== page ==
DEAR DOCTOR K:
I’m a healthy man in my 50s. I dread having a physical because of the digital rectal exam. What can the doctor even tell by doing this? Is it really necessary?
The digital rectal exam isn’t fun — I speak as both a doctor and patient. But it is a risk-free way to check for abnormalities of the anus, rectum and prostate gland.
Your rectum is the last few inches of your bowel, just above the anus. As you know, during the exam, your doctor inserts a gloved and lubricated finger into your rectum. You may lie on your side on an exam table with your knees pulled up toward your chest. If that position isn’t comfortable, you can have the exam performed while you stand, bent over the exam table.
As the doctor’s finger enters, you feel a pressure, but it is not painful unless you have an abnormality in the anus, such as an inflamed hemorrhoid. The exam takes about one to two minutes.
The exam allows your doctor to feel the wall of your rectum, checking for unusual lumps, swellings or tenderness. In men, the doctor will feel the prostate gland through the wall of the rectum. He or she will check for suspicious nodules, as well as for abnormalities in the gland’s size or shape. Here is an illustration of the procedure:
Doctors use the digital rectal exam both to evaluate symptoms and to screen for diseases even when you don’t have symptoms. The symptoms that prompt a rectal exam are those that affect the digestive system, genitals and urinary tract. For example, a doctor may do the exam to check the prostate in a man who complains of frequent urination.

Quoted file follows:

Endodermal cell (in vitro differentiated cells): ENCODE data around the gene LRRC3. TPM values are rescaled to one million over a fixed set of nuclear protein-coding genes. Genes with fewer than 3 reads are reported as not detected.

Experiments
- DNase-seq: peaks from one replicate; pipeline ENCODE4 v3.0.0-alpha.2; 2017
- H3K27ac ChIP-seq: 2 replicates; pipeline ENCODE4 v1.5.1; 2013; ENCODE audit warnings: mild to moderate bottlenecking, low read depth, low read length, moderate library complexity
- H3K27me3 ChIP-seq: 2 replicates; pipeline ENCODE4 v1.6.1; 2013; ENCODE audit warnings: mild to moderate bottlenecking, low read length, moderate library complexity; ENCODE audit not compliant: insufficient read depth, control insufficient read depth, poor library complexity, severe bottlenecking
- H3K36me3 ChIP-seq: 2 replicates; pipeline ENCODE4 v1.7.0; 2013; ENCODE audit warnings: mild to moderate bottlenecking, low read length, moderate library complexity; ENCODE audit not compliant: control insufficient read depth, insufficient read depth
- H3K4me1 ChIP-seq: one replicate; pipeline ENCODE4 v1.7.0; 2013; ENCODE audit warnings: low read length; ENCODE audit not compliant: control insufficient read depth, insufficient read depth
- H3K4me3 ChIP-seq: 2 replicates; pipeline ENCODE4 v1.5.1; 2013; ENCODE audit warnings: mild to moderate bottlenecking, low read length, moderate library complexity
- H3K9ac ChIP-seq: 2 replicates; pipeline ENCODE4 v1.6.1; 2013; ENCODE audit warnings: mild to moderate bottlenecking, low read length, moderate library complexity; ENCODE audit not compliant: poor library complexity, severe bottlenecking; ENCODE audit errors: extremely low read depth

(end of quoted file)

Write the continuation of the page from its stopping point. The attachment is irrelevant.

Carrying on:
The digital rectal exam is useful for both men and women. It screens for disease by identifying potentially cancerous masses in the rectum, prostate or female genital organs. Examination of the female organs also requires a second finger in the vagina and a hand gently pushing on the abdomen.
The other way the digital rectal exam screens for disease is to test a small stool sample for unsuspected blood. A person can have a small amount of bleeding in the digestive tract that doesn’t show up as visible blood in the bowel movement. Small amounts of bleeding are detected by chemical tests of the bowel movement.
Many different conditions in the digestive tract can cause bleeding. Some are very serious, such as cancer. Others are not serious, such as hemorrhoids. So finding signs of blood in the bowel movement doesn’t tell the doctor what’s wrong; it just signals that there’s a problem that needs to be diagnosed.
The digital rectal exam cannot feel most cancers of the intestine: They occur too far up in the large intestine for a finger to reach. Colonoscopy, sigmoidoscopy and barium enemas (performed less often these days) can see cancers that the finger cannot feel.